Hi again everyone,
I have a question which originated with what I noticed on a few vintage Tissots built with a 27B movement, however I don't believe the question is at all specific to Tissots.
In many of the watches I've seen online, a "tabbed" retaining ring has been used rather than what appear to be two empty screw holes where you would have thought the movement would have been secured to the watch case. Examples of these can be seen in the first three pictures, all different watches but all with relatively early serial numbers:
I have also seen the same movement secured using the screw holes I'd have expected to have been used:
However looking for more examples of this, I noticed this method of attachment only seems to be used on serial numbers great than 300,000. This of course could just be coincidence, but I still find it curious.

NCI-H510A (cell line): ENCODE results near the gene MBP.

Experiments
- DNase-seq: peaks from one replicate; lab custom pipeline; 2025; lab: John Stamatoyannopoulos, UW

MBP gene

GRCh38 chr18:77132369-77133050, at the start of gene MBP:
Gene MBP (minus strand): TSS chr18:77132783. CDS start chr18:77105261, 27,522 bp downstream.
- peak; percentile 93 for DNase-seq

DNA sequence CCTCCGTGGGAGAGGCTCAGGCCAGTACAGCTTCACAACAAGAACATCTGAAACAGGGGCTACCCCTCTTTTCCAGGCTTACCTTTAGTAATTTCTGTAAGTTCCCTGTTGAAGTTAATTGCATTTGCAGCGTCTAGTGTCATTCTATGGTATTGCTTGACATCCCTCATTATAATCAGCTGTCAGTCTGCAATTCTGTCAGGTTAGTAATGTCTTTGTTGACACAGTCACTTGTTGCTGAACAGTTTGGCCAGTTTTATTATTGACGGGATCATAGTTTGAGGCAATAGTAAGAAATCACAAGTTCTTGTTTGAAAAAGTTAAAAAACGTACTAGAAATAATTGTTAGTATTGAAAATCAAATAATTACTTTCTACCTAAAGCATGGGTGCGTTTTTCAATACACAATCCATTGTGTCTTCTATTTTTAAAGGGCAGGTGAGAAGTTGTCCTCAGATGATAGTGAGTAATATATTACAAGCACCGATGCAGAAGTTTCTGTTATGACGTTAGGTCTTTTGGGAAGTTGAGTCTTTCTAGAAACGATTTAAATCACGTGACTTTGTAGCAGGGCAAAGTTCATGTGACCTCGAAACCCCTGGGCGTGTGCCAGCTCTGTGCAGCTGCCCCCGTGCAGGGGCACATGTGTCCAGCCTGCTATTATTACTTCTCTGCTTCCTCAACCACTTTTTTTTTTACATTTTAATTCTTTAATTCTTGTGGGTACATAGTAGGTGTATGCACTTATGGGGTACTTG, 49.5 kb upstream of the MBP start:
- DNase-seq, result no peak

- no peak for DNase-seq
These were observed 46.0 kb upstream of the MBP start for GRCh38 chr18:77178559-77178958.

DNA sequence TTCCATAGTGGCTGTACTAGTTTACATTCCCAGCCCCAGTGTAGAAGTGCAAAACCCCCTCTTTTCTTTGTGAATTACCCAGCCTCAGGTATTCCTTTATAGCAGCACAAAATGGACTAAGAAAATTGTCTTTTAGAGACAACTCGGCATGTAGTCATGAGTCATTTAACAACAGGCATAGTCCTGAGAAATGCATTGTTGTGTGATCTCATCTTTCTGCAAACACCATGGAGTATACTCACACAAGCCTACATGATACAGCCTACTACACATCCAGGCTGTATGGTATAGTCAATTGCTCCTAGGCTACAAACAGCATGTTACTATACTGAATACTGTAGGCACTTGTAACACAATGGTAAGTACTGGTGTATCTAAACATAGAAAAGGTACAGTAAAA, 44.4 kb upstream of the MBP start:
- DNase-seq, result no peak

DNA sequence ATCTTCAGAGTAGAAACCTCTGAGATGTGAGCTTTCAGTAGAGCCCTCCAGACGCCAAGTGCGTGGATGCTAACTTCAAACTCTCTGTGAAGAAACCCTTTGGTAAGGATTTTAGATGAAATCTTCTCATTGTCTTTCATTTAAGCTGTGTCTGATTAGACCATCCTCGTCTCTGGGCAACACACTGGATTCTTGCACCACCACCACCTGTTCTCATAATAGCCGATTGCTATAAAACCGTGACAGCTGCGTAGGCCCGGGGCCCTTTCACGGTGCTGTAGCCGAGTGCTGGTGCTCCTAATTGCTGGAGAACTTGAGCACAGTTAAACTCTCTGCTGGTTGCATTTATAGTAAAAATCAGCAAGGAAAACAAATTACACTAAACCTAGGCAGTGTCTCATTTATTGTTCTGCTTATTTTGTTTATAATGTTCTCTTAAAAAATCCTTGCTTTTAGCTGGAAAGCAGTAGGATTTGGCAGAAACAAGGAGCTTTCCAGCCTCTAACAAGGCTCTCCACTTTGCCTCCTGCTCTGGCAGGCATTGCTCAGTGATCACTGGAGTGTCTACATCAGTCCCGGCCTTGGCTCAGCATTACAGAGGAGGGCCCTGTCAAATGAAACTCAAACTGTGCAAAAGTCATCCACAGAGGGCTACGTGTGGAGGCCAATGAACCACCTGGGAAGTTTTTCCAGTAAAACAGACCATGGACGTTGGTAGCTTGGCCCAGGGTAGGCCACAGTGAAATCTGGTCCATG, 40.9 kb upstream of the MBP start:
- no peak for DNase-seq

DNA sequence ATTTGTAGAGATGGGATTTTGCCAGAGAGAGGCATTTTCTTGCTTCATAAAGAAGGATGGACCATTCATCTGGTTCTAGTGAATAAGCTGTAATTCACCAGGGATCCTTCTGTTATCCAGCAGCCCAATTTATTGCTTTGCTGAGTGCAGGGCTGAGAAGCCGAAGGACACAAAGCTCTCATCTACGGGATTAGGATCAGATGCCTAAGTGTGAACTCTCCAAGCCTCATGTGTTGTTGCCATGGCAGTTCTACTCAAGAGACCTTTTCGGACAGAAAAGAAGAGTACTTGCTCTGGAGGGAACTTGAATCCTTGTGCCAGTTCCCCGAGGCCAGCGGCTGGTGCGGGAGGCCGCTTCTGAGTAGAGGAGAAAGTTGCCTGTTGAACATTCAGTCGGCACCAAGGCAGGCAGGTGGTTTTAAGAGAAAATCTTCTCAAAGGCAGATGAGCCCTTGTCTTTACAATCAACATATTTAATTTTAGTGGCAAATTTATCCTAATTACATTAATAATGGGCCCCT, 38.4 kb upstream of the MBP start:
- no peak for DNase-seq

I've seen similar rings on other vintage watches. They certainly do lack the polish of using the inset screws to secure the movement, but are they a result of after-market repair, or fitting a watch to a case it didn't originate from? The holes were clearly made in the early movements, but I'd have thought if these were examples of after market repairs then pictures of this tabbed ring would be the exception rather than the rule for earlier watches.
Does anyone have any thoughts on this?